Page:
TROUBLE IN TURKEY: Currency PLUNGES 20% After Trump DOUBLES Metal Tariff

Marco Green
August 11, 2018

The fall has come as Turkish President Recep Tayyip Erdogan has moved to take greater control of monetary policy.

The lira tumbled about 10 percent on Friday to another record low as investors anxious about Erdogan's unorthodox economic policies and US sanctions.

And so he announced he is going to double the steel and aluminum tariffs on them to make up for the fact "their currency" has slid so "rapidly downward against our very strong Dollar!"

That is spreading fear of an impact on other economies and markets - bank shares across the continent fell and the euro slipped to its lowest since July 2017 as the Financial Times quoted sources as saying the European Central Bank was concerned about European banks' exposure to Turkey. It came as a Turkish delegation returned from the United States, reporting no progress on negotiations involving a USA pastor imprisoned in Turkey. U.S. President Donald Trump introduced a round of sanctions on August 1, preventing the Turkish justice an interior ministries from doing business with U.S. businesses.

Russia's dollar-traded RTS index plunged over three percent, Brazil Bovespa index was losing 2.3 percent, and the Turkish Borsa Istanbul index saw a 5.4 percent sell-off. As the lira falls in value, the debt becomes harder to pay. "This is a national, domestic battle", he told a crowd in the northeastern city of Bayburt.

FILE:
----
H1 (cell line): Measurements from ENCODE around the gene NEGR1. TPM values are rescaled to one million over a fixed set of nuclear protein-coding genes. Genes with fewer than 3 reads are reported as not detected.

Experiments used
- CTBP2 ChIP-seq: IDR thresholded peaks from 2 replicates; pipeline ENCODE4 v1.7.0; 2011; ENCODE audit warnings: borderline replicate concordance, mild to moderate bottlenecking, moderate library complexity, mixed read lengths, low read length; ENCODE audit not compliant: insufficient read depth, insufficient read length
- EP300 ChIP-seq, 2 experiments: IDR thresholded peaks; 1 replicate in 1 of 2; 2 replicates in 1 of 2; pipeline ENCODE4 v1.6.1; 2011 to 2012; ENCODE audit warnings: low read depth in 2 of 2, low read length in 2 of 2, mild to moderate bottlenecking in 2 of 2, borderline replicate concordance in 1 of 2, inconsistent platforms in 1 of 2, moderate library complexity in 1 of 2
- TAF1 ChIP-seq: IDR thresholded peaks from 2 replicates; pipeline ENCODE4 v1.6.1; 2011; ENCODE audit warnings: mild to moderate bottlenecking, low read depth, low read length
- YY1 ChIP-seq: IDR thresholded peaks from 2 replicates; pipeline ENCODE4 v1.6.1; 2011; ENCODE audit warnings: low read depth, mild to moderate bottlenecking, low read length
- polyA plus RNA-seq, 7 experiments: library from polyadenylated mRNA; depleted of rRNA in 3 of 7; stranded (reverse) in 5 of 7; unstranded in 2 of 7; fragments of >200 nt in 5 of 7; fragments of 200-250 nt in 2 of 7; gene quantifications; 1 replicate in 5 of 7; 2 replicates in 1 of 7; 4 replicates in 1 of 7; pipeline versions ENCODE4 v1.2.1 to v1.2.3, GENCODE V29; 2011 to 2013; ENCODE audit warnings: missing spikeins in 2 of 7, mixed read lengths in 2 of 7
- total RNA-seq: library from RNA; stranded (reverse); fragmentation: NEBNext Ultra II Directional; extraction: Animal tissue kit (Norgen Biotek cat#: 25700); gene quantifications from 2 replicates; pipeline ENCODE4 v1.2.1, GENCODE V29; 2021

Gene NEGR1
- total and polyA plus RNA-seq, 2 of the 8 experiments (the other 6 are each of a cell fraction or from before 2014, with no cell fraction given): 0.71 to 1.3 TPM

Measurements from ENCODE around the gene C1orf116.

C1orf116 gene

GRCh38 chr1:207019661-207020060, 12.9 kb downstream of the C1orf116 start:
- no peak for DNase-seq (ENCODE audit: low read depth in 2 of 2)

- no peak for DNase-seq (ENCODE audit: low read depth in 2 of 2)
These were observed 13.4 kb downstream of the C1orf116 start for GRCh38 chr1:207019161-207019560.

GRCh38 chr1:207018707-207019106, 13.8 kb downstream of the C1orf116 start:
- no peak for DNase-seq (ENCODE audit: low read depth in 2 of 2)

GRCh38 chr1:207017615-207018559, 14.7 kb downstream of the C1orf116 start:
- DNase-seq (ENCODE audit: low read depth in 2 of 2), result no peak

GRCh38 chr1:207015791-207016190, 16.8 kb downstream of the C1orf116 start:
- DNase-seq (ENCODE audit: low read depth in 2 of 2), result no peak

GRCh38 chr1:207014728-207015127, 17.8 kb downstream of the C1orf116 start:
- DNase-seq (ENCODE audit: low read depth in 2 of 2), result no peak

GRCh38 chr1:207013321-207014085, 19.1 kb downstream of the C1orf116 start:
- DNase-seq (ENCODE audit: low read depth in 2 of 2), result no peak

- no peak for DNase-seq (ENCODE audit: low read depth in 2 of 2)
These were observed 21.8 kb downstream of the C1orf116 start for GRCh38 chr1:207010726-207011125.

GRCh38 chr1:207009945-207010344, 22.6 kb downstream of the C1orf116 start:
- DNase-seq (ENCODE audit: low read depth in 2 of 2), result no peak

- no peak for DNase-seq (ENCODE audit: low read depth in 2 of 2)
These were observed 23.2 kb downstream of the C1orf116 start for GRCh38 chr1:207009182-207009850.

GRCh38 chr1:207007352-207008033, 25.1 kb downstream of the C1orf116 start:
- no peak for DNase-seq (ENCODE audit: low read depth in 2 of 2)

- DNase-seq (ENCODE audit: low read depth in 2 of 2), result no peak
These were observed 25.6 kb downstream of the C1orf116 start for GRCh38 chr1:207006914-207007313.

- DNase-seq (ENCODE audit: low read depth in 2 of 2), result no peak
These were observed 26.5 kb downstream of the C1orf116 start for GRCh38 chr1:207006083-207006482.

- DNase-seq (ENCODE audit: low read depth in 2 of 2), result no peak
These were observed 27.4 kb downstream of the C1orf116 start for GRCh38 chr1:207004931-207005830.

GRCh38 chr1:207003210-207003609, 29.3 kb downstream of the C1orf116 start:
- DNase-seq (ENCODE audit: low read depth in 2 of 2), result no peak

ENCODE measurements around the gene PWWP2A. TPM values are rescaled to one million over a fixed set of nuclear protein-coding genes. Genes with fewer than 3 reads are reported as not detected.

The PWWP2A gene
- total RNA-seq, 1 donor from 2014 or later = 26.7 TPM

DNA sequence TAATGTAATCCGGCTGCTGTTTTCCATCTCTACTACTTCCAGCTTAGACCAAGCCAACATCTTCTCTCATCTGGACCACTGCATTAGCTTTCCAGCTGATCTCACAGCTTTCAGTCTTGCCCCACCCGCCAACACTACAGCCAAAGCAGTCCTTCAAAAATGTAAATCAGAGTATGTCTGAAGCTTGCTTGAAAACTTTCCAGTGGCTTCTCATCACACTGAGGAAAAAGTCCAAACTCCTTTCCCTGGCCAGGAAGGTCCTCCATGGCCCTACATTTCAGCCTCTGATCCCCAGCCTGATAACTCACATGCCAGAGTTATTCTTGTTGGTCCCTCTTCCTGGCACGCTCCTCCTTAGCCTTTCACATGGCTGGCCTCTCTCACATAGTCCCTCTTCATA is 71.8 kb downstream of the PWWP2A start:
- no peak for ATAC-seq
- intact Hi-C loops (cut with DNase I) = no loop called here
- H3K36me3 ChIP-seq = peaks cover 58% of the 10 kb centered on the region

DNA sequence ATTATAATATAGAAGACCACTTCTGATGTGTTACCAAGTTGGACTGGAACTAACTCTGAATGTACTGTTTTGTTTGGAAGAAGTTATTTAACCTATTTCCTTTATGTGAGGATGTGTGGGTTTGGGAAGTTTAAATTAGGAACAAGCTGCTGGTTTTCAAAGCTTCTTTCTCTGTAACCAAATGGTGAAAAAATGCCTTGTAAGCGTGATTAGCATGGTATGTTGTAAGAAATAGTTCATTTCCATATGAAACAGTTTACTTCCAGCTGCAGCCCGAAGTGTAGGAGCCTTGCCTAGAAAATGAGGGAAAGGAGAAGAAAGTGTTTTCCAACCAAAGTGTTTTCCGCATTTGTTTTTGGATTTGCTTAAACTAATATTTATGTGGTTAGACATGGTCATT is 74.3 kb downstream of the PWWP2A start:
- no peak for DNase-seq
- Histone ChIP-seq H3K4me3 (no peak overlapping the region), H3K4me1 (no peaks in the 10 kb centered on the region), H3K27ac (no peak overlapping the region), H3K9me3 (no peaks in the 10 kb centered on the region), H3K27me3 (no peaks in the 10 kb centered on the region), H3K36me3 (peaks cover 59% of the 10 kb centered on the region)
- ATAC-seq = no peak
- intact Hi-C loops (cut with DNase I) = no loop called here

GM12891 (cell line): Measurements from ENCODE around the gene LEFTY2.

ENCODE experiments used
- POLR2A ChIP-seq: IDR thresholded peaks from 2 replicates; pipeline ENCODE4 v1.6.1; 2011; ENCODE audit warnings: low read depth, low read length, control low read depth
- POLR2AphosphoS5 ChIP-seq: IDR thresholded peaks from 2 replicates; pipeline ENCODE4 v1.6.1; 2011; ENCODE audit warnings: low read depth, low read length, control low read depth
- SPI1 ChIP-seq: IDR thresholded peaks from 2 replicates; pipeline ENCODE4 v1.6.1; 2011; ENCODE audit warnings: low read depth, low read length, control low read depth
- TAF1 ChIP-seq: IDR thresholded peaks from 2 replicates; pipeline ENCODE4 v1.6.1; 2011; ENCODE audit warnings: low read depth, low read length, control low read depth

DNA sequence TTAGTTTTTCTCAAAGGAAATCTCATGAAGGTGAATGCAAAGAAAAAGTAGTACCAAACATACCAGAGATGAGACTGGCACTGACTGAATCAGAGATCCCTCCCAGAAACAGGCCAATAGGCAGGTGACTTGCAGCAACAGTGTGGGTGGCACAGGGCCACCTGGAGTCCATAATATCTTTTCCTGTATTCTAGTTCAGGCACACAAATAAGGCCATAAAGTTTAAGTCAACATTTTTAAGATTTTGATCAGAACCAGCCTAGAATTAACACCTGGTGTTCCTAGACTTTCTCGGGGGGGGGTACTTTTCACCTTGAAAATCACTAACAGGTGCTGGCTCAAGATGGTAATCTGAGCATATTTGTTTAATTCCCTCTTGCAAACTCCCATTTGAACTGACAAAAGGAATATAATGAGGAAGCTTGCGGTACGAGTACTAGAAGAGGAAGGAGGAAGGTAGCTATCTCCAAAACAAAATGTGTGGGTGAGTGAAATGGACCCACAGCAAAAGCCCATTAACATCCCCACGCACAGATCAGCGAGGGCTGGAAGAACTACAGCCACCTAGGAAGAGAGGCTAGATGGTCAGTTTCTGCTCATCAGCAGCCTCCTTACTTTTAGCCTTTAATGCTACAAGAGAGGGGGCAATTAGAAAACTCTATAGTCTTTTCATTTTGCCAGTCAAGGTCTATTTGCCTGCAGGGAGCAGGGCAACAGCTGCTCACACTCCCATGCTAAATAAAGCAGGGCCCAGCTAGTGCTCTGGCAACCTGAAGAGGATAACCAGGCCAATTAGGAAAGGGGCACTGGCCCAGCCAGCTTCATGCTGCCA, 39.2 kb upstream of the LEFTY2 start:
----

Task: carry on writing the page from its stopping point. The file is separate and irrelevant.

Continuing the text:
The mere fact that the US would impose sanctions on Turkey - a stalwart North Atlantic Treaty Organisation ally for decades during the Cold War - has increased uncertainty about the future in Turkey.

That is unlikely to mollify investors who are also anxious by a growing dispute with the United States.

Erdogan on Thursday portrayed the run on his currency as a "campaign" to harm Turkey and called on people not to worry.

"The basic reason the exchange rate has gone off the rails is that confidence in the management of the economy has disappeared both domestically and overseas", said Seyfettin Gursel, a prominent economist and a professor at Turkey's Bahcesehir University.

"First of all, confidence needs to be regained".

The news comes as tensions between the USA and Turkey continue to grow over the North Atlantic Treaty Organisation ally's continued detainment of Pastor Andrew Brunson.

Erdogan enjoys the support of many Turks even though food, rent and fuel prices have all surged.

In response to the economic problems, Finance and Treasury Minister Berat Albayrak, who is Erdogan's son-in-law, outlined a "new economic model" on Friday.

"It is expected that the current account deficit would be balanced at around 4 percent", the ministry said, adding that a saving program in the public sector, which was launched this year, will continue in the medium-term.

This did nothing to revive the currency.

"We are entering into a balance-of-payment crisis here", said Cristian Maggio, head of emerging market strategy at TD Securities in London. "Albayrak's plan was uninspiring at best". Erdogan has been putting pressure on the central bank to not raise interest rates in order to keep fueling economic growth. "It won't stop unless the central bank steps in and hikes big time".

Other reports by Click Lancashire

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